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Jonny Glat

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About Jonny Glat

  • Birthday 09/20/1989

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    United States
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    Pennsylvania
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  • Real Name
    Jonathan Glatfelter
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    Copyrighted
  • School or University
    University of Pittsburgh
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    Psychology and Film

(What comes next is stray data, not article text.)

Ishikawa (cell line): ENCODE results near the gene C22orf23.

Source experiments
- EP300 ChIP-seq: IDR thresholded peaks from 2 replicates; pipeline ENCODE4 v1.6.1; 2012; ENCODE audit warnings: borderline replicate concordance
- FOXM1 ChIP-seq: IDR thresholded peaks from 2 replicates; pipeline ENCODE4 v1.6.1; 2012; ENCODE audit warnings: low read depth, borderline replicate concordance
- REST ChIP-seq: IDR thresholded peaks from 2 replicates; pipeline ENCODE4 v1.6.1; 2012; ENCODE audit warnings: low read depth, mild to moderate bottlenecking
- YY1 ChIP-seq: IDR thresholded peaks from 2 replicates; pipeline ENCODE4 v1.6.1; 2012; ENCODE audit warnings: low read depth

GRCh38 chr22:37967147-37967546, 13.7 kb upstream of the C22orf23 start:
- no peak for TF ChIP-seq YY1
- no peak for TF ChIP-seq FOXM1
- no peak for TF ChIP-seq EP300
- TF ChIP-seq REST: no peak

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  1. Proof of the contradictions that exist within the concept of "god" A is A. Which means a "thing" is. Which means a "thing" is something. Which means a "thing" has an essence - a nature unique to its identity. Man is Man. Which means Man is. Which means Man is (exists) something (Man) Which means Man has an essence - a nature unique to his identity I am. (I exist) I am myself (I have a unique identity) I am myself- and I know it (I possess consciousness) Every "thing" I know exists according to its nature, whether I know that nature or not. Every "thing" has a unique identity. An apple is an apple. It cannot be an orange at the same time that it is an apple. Every "thing" is an existent- it exists in accordance to the Law of Identity (A is A). Identity is defined by the nature of the existent. (What it is is what it is) Every existent has limitations. (An apple cannot be an orange simultaneously) Every existent's limitations or- every existent's definition or- every existent- exists within reality (is metaphysical) Reality constitutes everything that exists. If something is it is within a context. Every existent has an identity- which means has limitations. Every limitation is dictated by reality, the context in which it exists. Every existent is of a certain quantity (matter) All apples weigh something according to a quantitative measurement (a standard; ie. ounces) All trees can be measured based on the three dimensions: height, width, depth. Because all existents are made up of a certain quantity, all existents are finite. Apples cannot be 6 ounces AND 100 ounces. Either-Or. Never a contradiction. Apples with regards to any descriptive measurement (height, weight, color, texture, taste) are finite- meaning they have a specific identity. All Existents are finite by definition. No Existents can be infinite. Infinity does not exist within reality- within existence Existence, the context for all existents is finite. Infinity = non existent- non metaphysical- or literally not within reality Infinite = impossible to exist within a finite (the universe) An infinite being- god- cannot exist. An infinite being breaks the law of identity. God cannot be infinite and yet be some thing. Any thing has an identity- which means limitations- which means is finite. If he is only 6' tall he is not infinite (in a metaphysical sense) If he is only 3' wide he is not infinite (in a metaphysical sense) God is infinite = God is (not within reality) = God does not exist. God does not exist metaphysically- which means he does not exist within reality. Any attempt to prove God requires one to discard reality and to presume a supernatural realm. Supernatural realm = "above nature" = outside of reality = outside of knowledge = outside of existence = non existence. A God cannot create existence. A consciousness cannot exist without a context- without reality- without existence. God cannot exist within nothing. A consciousness cannot create except through a finite identity (ie: a body - that exists within a reality) by obeying reality (natural laws; ie: gravity) A consciousness cannot create anything except through reshaping the pre-existing existents (matter) A consciousness cannot know unless there is some thing (an existent within reality) to know A consciousness cannot exist outside of context. God cannot be the source of existence- he cannot be the source of the universe. Therefore god cannot be omnipotent. God cannot choose to create a boulder that he himself cannot lift. Therefore god is limited. contradiction. An existent without limitations to its identity does not exist.